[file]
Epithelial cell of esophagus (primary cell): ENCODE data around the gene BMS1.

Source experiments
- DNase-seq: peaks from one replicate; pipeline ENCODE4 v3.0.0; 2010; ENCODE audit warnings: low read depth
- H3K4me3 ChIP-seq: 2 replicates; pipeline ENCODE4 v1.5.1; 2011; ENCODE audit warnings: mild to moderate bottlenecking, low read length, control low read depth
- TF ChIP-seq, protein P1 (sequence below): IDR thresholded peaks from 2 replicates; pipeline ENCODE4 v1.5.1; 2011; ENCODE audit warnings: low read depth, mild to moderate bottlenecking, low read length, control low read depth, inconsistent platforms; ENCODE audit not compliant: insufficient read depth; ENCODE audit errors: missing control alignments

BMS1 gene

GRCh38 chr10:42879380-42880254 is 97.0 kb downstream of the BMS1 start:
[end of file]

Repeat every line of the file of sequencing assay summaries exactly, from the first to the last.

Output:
Epithelial cell of esophagus (primary cell): ENCODE data around the gene BMS1.

Source experiments
- DNase-seq: peaks from one replicate; pipeline ENCODE4 v3.0.0; 2010; ENCODE audit warnings: low read depth
- H3K4me3 ChIP-seq: 2 replicates; pipeline ENCODE4 v1.5.1; 2011; ENCODE audit warnings: mild to moderate bottlenecking, low read length, control low read depth
- TF ChIP-seq, protein P1 (sequence below): IDR thresholded peaks from 2 replicates; pipeline ENCODE4 v1.5.1; 2011; ENCODE audit warnings: low read depth, mild to moderate bottlenecking, low read length, control low read depth, inconsistent platforms; ENCODE audit not compliant: insufficient read depth; ENCODE audit errors: missing control alignments

BMS1 gene

GRCh38 chr10:42879380-42880254 is 97.0 kb downstream of the BMS1 start: